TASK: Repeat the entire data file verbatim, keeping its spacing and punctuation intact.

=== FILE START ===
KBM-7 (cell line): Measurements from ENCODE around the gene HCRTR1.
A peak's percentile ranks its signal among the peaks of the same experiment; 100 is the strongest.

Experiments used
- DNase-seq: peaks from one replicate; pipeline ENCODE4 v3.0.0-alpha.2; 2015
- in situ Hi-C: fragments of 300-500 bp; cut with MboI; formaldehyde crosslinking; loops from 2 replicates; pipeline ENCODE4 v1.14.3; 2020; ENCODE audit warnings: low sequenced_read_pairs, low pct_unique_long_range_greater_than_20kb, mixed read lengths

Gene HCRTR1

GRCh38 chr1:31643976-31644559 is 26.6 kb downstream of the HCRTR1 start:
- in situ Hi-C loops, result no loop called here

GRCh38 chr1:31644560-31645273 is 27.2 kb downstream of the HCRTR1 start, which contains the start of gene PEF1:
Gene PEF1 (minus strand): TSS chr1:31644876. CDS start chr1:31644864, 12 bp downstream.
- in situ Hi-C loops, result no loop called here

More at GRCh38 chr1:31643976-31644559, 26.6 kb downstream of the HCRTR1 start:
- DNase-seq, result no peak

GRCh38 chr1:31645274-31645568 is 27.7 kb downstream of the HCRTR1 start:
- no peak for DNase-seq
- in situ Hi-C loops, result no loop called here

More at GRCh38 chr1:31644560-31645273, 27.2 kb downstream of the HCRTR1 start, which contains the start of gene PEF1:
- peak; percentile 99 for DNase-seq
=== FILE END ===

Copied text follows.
KBM-7 (cell line): Measurements from ENCODE around the gene HCRTR1.
A peak's percentile ranks its signal among the peaks of the same experiment; 100 is the strongest.

Experiments used
- DNase-seq: peaks from one replicate; pipeline ENCODE4 v3.0.0-alpha.2; 2015
- in situ Hi-C: fragments of 300-500 bp; cut with MboI; formaldehyde crosslinking; loops from 2 replicates; pipeline ENCODE4 v1.14.3; 2020; ENCODE audit warnings: low sequenced_read_pairs, low pct_unique_long_range_greater_than_20kb, mixed read lengths

Gene HCRTR1

GRCh38 chr1:31643976-31644559 is 26.6 kb downstream of the HCRTR1 start:
- in situ Hi-C loops, result no loop called here

GRCh38 chr1:31644560-31645273 is 27.2 kb downstream of the HCRTR1 start, which contains the start of gene PEF1:
Gene PEF1 (minus strand): TSS chr1:31644876. CDS start chr1:31644864, 12 bp downstream.
- in situ Hi-C loops, result no loop called here

More at GRCh38 chr1:31643976-31644559, 26.6 kb downstream of the HCRTR1 start:
- DNase-seq, result no peak

GRCh38 chr1:31645274-31645568 is 27.7 kb downstream of the HCRTR1 start:
- no peak for DNase-seq
- in situ Hi-C loops, result no loop called here

More at GRCh38 chr1:31644560-31645273, 27.2 kb downstream of the HCRTR1 start, which contains the start of gene PEF1:
- peak; percentile 99 for DNase-seq